the Tesla became instantly and literally driverless when it failed to notice the low clearance of a trailer
across its path on the highway. Tesla's Autopilot feature depends on "public beta testing" and is
never reviewed by regulators -- "highlighting what some say is a gaping pothole on the road to
self-driving vehicles: the lack of federal rules".

Meanwhile, a recent article asked Can a 700 M.P.H. Train in a Tube Be for Real? about the Hyperloop
project launched by Tesla CEO Elon Musk. Princeton University has joined five other schools 
(Cornell, Harvey Mudd College, Memorial University, Northeastern University and the University
of Michigan) in the OpenLoop Consortium, competing against other collegiate teams at the
SpaceX test track in Hawthorne, CA. More info

NY Times' Silicon Valley correspondent and avid bicyclist [link] John Markoff, in his latest

             "People say that one day, perhaps in the not-so-distant future, they'd like 
             to be passengers in self-driving cars that are mindful machines doing their
             best for the common good. [...] A new research study, however, indicates that
             what people really want to ride in is an autonomous vehicle that puts its
             passengers first. If its machine brain has to choose between slamming into a
             wall or running someone over, well, sorry, pedestrian."

The article quotes Harvard psychologist Joshua D. Greene, who, when a
grad student at Princeton, had  legendary ethicist Peter Singer, author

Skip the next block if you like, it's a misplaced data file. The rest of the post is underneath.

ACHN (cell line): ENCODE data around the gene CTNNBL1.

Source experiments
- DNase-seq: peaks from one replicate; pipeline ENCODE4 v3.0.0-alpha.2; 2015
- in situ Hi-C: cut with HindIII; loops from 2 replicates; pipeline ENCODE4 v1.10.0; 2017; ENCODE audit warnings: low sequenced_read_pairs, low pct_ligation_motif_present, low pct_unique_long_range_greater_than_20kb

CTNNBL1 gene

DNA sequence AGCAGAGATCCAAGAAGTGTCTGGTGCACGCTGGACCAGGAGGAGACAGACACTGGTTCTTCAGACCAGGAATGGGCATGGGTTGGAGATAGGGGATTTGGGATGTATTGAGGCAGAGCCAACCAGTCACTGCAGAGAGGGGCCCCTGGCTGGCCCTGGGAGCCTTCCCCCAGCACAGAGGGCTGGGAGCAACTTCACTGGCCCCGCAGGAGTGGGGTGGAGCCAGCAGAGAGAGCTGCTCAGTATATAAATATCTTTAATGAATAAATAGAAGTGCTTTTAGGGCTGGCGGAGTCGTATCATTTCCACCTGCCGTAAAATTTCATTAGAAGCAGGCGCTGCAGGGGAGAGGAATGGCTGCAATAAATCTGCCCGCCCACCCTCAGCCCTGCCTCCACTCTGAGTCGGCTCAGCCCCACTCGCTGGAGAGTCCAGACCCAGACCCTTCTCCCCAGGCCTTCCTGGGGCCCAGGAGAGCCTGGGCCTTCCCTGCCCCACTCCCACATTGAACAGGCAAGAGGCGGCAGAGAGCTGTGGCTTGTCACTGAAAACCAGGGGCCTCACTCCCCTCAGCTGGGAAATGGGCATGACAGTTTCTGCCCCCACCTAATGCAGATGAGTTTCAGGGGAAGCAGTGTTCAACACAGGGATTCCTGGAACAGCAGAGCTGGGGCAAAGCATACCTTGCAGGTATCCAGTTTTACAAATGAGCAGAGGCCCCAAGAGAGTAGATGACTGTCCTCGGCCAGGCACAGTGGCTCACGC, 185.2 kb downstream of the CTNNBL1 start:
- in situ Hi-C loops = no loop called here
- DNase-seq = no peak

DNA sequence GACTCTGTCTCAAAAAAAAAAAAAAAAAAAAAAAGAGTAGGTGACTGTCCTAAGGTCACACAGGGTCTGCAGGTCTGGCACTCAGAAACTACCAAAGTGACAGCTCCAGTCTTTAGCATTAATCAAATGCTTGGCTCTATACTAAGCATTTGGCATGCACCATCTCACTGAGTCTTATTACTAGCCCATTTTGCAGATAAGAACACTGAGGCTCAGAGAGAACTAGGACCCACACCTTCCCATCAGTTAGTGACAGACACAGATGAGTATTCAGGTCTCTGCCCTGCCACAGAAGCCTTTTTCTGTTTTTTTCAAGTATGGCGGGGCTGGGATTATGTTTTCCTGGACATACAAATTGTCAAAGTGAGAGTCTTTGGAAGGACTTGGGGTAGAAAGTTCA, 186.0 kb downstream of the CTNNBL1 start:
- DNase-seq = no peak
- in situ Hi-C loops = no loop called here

of How Are We to Live? Ethics in an Age of Self-Interest as well as
the somewhat bike-related Is Doping Wrong?, on his thesis committee.

The article in The Guardian puts it as follows "... designers of future driverless 
cars find themselves in a moral maze from which there is no easy way out". Or
per the headline in Spectrum magazine's articlePeople Want Driverless Cars
with Utilitarian Ethics, Unless They're a Passenger.

The NYT article mentions that study of "the trolley problem" got its start in 
1967 with Philippa Foot, a British philosopher who also had a Princeton
connection: her mother, born in the White House, was a daughter of
Grover Cleveland. Trolleyology, "a neologism ... shorthand for a flourishing
cottage industry in a well-known philosophical dilemma: should you push a fat
man onto a track to save five innocent people from being hit by an oncoming
railway trolley?" is from a book by NYU's Kwame Anthony Appiah during his years
at Princeton U. Appiah's quote "My philosophy is that everything is more complicated
than you thought" stands in contrast to Facebook's "move fast and break things".


By way of a postscript about current events, click here to watch a 30-second
video of Brexit "Leave" proponent Boris Johnson being booed and blocked by
cyclists. Johnson, the former mayor of London, made his city more bike-friendly.
Economist/commentator Paul Krugman would normally have much to say about
Brexit's ramifications, but was away on a bike trip near the Vermont/Quebec border.